Fasting could be good for the heart, said researchers that found lower rates of heart disease among members of the Church of Jesus Christ of Latter-Day Saints (LDS or Mormons) compared with others. LDS members fast for one day a month as part of their faith.

The study was presented at the American Heart Association's Scientific Sessions 2007 in Orlando, Florida this week and was carried out by Dr Benjamin D Horne, director of cardiovascular and genetic epidemiology at Intermountain Medical Center and adjunct assistant professor of biomedical informatics at the University of Utah in Salt Lake City, and his colleagues.

Horne said that:

"People who fast seem to receive a heart-protective benefit, and this appeared to also hold true in non-LDS people who fast as part of a health-conscious lifestyle."

For 30 years scientists have known that LDS members or Mormons in Utah were less likely to die of heart disease than other Americans, including non LDS residents in Utah. They had put this down to the fact it is against their religion to smoke, but also wondered if it might be due to other religious practices.

Horne and colleagues looked at the angiography records of patients who took part in the Intermountain Heart Collaborative Study between 1994 and 2002. Angiography is a type of X-ray exam that helps specialists see if there are any blockages in the heart's blood vessels.

They found 4,629 male and female patients of average age 64 whose angiography results clearly showed either that they had coronary artery disease (CAD) or that they did not. To be classed as clearly having CAD, at least 70 per cent narrowing had to be found in at least one artery. Patients whose coronary arteries showed less than 10 per cent blockage or narrowing were classed as clearly not having CAD.

The patients whose records showed their religion to be LDS had less CAD than those whose records showed another or no religion. The results showed that 61 per cent of LDS patients had CAD compared with 66 per cent of non-LDS patients.

Horne said that even after taking into account smoking status, or when they looked just at the non-smokers, they still found a lower rate of CAD in the LDS members:

"We thought this was very interesting, so we devised a survey about other behaviors associated with LDS that might bring a health benefit," explained Horne.

In the second part of the study, Horne and colleagues found that fasting was the "strongest predictor of lower heart disease risk", and the patients who fasted also had less coronary disease, said Horne.

In the second part of the study, the researchers surveyed 515 patients (also of average age 64) who underwent coronary angiography between 2004 and 2006 and asked them not only about their religious preference but more specifically about: smoking habits, fasting (skipping two consecutive meals, including drink), abstaining from tea, coffee and alcohol, taking a day of rest once a week, going to church, and giving time, money and goods to charity. These practices are all observed by LDS members, but the questions were asked of all patients.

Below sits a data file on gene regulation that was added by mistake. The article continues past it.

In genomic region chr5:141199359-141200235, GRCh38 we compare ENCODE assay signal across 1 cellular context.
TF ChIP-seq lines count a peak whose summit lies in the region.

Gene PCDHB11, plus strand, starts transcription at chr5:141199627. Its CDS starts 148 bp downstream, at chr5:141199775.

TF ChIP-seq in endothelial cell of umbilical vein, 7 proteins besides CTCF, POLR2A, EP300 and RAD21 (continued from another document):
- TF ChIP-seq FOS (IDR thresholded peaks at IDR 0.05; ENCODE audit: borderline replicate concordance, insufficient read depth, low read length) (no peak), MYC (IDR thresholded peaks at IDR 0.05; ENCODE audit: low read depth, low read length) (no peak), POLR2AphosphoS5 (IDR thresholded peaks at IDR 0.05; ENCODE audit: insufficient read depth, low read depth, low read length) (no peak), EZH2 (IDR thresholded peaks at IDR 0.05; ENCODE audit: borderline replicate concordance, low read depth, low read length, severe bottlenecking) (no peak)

The results of this second investigation showed that:
  • Patients who fasted were significantly less likely to have a CAD diagnosis than those who did not (59 per cent of the fasting patients had arterial blockage of 70 per cent or more compared with 67 per cent of the non-fasting patients).

  • People who fasted were 39 per cent less likely to be diagnosed with CAD.

  • Patients who did not drink tea were less likely to have a CAD diagnosis.

  • However, once fasting was factored in, the link between tea drinking and lower CAD became insignificant.

  • The impact of fasting was most strongly apparent when those patients with CAD were compared with those with minimal or no CAD (less than 10 per cent arterial blockage).

  • In this comparison, the odds of having a CAD diagnosis was 45 per cent lower among fasting patients.

Speculating on the findings, the researchers emphasized that the results did not prove that fasting caused less CAD, but they did suggest a new hypothesis. Perhaps it was down to timing, said Horne:

"When you abstain from food for 24 hours or so, it reduces the constant exposure of the body to foods and glucose."

"One of the major problems in the development of the metabolic syndrome and the pathway to diabetes is that the insulin-producing beta cells become desensitized. Routine fasting may allow them to resensitize - to reset to a baseline level so they work better."

He was quick to point out the study was not suggesting diabetics should skip meals.

The researchers called for more studies based on a wider range of populations throughout the US.

The American Heart Association said those who are interested in these findings should note this was not a randomized or controlled trial, and there could be other factors that link fasting with reduced CAD not found by this study.

Click here for American Heart Association Scientific Sessions 2007.

Written by: Catharine Paddock